Many organizations design things and then figure out how to make them accessible. Our team makes sure our platform is accessible from the start.
Designing with accessibility in mind is built in to our everyday processes. And that culture of inclusivity filters throughout the Empyrean organization to our developers, our designers, executive leadership, and everywhere else.
For us, technological innovation isn’t solely about creating new gadgets or systems—it’s also about enabling more people to use them.
Our UX team is also constantly learning and advancing our skill sets. We are all enrolled in online coursework at Deque University, which specializes in training in every area of digital accessibility.
We’ve come a long way to recognize the different types of accommodations someone might need – whether it be at home, in the classroom, or at work. We keep all categories and types of disabilities in mind when we are designing Empyrean’s user experience.
In addition to our developers following best practices for writing accessible code, we frequently consider the wording or instructions we provide on screen. We know that in this country there is already a knowledge gap when it comes to employee benefits, so we take care to be as concise and clear as possible with our language.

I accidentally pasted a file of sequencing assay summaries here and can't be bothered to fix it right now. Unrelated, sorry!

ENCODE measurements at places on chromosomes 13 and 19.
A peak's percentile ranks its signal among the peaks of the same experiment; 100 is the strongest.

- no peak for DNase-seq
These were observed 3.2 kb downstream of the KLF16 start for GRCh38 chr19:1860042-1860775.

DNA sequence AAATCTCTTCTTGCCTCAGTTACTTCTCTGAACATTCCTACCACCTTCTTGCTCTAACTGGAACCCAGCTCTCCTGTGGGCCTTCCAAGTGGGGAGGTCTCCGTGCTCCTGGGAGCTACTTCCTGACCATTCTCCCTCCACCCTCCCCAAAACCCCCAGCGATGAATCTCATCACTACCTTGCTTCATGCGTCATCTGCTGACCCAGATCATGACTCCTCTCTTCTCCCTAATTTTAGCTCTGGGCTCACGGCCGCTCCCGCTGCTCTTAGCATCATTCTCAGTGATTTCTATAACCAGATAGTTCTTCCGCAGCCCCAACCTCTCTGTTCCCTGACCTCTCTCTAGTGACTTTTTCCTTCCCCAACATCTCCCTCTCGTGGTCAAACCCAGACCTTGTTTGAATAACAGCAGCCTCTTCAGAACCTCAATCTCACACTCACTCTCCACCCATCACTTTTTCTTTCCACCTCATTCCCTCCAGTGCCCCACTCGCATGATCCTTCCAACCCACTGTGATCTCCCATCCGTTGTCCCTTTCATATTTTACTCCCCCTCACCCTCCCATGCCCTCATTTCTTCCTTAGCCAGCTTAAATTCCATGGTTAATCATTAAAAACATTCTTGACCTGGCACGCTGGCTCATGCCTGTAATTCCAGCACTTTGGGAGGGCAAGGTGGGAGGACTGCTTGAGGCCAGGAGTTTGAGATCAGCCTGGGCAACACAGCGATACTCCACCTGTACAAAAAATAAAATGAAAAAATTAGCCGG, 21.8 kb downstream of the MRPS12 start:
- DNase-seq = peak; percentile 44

Some of the other aspects of design we consider are font, icon, and component styles that are all tied to a design system created with accessibility in mind.
We are proud that we play such an important role in building positive people and benefit experiences that help everyone – regardless of their abilities – thrive and succeed in the workplace.
By actively creating a more inclusive workplace, we not only help those with disabilities to thrive, but we also foster a healthier, more creative, and more productive environment for all. In the end, a truly inclusive workplace isn’t just about compliance – it’s about demonstrating our commitment to dignity, respect, and equity for all.
Editor’s Note: Belinda’s passion for tech accessibility extends beyond the Empyrean platform. She will also be leading the charge in ensuring the accessibility of all Empyrean market-facing assets, including the upcoming redesign of the Empyrean corporate website.